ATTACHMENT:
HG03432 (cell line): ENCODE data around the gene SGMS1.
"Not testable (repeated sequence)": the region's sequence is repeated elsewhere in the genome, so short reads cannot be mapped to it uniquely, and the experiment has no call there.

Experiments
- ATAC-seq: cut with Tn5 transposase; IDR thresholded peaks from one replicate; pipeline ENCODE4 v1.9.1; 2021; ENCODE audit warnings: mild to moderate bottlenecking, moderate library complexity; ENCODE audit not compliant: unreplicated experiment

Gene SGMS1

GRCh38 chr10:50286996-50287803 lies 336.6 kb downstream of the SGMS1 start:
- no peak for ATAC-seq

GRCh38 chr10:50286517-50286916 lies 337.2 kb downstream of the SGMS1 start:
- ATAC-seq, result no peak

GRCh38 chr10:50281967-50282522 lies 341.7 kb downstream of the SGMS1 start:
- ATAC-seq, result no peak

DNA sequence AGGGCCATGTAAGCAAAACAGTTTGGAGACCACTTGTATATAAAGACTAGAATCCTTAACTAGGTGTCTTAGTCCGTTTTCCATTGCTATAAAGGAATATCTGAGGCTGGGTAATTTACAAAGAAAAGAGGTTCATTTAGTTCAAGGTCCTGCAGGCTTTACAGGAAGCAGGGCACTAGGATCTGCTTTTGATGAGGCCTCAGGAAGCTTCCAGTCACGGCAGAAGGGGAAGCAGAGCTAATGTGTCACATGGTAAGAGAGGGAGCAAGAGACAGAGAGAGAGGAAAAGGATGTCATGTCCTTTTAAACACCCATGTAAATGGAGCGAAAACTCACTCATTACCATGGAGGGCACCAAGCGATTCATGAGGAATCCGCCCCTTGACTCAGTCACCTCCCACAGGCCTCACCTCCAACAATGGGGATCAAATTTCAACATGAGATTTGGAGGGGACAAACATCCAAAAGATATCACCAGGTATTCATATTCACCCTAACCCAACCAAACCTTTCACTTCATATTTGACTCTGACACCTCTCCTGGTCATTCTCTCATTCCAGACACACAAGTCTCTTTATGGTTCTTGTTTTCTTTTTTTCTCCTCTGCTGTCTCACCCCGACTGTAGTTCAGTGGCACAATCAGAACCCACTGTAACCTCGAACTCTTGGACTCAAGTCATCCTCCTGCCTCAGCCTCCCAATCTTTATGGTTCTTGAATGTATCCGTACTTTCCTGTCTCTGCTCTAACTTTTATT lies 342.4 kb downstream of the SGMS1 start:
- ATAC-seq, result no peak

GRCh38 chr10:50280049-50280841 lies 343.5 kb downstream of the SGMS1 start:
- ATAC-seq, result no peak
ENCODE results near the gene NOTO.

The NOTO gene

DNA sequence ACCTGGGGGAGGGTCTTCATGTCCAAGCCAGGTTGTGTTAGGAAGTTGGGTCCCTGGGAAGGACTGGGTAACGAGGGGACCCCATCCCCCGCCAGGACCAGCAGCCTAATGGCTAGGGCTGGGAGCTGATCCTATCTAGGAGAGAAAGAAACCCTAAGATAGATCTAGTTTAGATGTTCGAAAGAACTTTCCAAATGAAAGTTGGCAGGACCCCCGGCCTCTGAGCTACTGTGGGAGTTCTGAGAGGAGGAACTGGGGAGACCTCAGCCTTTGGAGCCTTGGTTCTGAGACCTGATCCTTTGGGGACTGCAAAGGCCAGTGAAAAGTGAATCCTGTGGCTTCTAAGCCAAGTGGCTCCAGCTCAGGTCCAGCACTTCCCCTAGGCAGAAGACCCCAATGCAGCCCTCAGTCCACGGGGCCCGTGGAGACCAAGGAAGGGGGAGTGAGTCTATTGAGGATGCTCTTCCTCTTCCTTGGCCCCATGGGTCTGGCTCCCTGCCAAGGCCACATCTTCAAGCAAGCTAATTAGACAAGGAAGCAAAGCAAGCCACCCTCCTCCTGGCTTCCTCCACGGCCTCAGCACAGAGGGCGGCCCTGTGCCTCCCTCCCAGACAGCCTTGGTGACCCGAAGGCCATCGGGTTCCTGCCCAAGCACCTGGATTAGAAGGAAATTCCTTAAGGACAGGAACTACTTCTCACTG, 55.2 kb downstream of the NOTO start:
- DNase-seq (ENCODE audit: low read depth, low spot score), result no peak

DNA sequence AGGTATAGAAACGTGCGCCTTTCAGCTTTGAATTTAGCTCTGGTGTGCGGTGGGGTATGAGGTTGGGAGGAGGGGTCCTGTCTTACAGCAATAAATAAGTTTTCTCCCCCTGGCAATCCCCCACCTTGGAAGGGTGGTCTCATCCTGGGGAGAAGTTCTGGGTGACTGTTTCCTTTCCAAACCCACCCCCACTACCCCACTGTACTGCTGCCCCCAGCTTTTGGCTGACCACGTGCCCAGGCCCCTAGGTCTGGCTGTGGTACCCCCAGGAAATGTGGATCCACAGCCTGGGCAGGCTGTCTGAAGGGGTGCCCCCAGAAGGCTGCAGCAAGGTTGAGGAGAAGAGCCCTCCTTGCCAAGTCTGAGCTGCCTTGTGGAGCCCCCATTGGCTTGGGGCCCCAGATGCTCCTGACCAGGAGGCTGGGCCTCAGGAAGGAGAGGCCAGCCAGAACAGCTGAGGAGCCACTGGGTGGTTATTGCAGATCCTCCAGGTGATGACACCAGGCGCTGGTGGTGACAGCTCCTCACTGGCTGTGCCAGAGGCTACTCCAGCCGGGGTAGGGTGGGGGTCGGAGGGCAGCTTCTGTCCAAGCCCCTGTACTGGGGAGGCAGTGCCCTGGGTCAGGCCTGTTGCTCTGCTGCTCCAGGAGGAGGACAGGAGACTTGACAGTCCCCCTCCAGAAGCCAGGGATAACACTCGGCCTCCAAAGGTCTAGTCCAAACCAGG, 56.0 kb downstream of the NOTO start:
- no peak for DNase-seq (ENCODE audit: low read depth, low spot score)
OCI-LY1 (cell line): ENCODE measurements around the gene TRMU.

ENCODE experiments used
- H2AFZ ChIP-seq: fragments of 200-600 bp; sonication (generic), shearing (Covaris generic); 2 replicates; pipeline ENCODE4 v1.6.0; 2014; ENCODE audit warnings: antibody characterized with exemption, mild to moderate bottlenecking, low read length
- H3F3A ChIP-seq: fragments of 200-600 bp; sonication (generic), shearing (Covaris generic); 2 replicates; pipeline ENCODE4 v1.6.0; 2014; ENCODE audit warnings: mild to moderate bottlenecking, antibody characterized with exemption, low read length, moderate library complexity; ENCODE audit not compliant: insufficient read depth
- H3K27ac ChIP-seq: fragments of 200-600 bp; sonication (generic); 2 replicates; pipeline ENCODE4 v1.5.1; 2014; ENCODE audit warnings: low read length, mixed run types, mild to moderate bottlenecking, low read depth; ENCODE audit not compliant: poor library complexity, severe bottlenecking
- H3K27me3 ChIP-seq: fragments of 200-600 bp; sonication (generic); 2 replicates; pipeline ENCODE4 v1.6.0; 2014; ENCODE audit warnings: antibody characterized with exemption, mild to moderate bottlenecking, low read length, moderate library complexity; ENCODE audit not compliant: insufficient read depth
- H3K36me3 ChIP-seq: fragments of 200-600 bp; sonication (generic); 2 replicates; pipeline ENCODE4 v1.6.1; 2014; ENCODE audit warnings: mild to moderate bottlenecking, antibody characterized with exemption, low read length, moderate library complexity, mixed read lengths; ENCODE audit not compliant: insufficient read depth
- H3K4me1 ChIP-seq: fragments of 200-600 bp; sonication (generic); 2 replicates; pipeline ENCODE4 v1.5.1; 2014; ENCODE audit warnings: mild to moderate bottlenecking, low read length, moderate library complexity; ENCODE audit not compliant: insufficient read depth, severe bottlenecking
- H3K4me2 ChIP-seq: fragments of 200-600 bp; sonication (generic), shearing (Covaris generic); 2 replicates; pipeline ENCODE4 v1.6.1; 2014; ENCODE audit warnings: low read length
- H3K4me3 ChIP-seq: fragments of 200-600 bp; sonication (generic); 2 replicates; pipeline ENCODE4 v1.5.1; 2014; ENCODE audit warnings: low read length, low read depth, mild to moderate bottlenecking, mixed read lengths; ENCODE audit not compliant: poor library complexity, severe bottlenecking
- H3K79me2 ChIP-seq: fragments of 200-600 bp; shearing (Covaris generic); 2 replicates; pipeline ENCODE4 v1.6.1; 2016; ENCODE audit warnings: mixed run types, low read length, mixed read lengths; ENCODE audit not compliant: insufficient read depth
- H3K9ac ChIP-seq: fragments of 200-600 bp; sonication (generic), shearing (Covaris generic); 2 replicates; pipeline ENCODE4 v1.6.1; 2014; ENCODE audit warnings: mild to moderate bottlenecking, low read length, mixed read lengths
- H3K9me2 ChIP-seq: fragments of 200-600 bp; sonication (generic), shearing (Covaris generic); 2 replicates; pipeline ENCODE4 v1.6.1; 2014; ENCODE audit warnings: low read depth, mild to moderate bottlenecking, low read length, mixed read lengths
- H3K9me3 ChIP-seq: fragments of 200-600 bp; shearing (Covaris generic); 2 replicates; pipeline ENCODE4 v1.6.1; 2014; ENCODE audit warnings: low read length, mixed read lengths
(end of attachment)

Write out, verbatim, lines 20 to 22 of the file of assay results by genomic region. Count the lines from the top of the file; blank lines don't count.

DNA sequence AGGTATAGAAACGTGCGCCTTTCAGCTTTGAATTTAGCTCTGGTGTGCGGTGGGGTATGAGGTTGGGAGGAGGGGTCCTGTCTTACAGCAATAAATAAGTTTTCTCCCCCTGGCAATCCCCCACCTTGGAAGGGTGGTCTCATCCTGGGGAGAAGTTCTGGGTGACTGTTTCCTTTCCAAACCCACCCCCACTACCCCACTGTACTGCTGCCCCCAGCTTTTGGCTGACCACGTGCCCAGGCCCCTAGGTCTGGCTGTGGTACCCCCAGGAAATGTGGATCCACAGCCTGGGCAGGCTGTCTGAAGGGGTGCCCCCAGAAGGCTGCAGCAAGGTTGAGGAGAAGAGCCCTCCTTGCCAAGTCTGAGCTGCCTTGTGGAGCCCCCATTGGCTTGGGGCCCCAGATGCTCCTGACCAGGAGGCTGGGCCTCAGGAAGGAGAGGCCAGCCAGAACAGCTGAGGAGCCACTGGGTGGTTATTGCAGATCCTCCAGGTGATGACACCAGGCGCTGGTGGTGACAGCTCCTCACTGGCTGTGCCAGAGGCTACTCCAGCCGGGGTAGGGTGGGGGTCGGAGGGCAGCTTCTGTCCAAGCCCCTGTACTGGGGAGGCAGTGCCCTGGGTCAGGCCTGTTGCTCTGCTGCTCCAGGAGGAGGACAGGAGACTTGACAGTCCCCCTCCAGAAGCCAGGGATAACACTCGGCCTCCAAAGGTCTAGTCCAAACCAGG, 56.0 kb downstream of the NOTO start:
- no peak for DNase-seq (ENCODE audit: low read depth, low spot score)
OCI-LY1 (cell line): ENCODE measurements around the gene TRMU.